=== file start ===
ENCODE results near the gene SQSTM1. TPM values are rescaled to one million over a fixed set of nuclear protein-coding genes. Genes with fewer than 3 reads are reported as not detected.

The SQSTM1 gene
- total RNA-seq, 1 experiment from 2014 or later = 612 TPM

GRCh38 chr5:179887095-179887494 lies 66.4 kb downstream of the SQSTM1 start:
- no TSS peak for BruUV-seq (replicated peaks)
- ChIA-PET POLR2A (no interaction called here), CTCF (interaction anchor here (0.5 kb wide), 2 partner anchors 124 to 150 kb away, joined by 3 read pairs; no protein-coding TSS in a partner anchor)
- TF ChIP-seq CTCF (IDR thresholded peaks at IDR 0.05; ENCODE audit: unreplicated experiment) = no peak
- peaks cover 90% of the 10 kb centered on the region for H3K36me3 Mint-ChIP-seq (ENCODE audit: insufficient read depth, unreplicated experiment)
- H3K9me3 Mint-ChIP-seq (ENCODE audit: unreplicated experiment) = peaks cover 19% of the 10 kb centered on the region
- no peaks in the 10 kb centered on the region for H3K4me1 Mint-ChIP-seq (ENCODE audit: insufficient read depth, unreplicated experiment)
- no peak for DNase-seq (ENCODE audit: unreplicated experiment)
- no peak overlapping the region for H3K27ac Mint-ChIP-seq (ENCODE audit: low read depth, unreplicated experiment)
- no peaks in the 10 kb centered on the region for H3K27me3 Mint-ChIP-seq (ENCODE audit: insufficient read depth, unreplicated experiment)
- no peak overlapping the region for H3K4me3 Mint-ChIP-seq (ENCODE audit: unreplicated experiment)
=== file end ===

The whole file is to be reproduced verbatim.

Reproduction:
ENCODE results near the gene SQSTM1. TPM values are rescaled to one million over a fixed set of nuclear protein-coding genes. Genes with fewer than 3 reads are reported as not detected.

The SQSTM1 gene
- total RNA-seq, 1 experiment from 2014 or later = 612 TPM

GRCh38 chr5:179887095-179887494 lies 66.4 kb downstream of the SQSTM1 start:
- no TSS peak for BruUV-seq (replicated peaks)
- ChIA-PET POLR2A (no interaction called here), CTCF (interaction anchor here (0.5 kb wide), 2 partner anchors 124 to 150 kb away, joined by 3 read pairs; no protein-coding TSS in a partner anchor)
- TF ChIP-seq CTCF (IDR thresholded peaks at IDR 0.05; ENCODE audit: unreplicated experiment) = no peak
- peaks cover 90% of the 10 kb centered on the region for H3K36me3 Mint-ChIP-seq (ENCODE audit: insufficient read depth, unreplicated experiment)
- H3K9me3 Mint-ChIP-seq (ENCODE audit: unreplicated experiment) = peaks cover 19% of the 10 kb centered on the region
- no peaks in the 10 kb centered on the region for H3K4me1 Mint-ChIP-seq (ENCODE audit: insufficient read depth, unreplicated experiment)
- no peak for DNase-seq (ENCODE audit: unreplicated experiment)
- no peak overlapping the region for H3K27ac Mint-ChIP-seq (ENCODE audit: low read depth, unreplicated experiment)
- no peaks in the 10 kb centered on the region for H3K27me3 Mint-ChIP-seq (ENCODE audit: insufficient read depth, unreplicated experiment)
- no peak overlapping the region for H3K4me3 Mint-ChIP-seq (ENCODE audit: unreplicated experiment)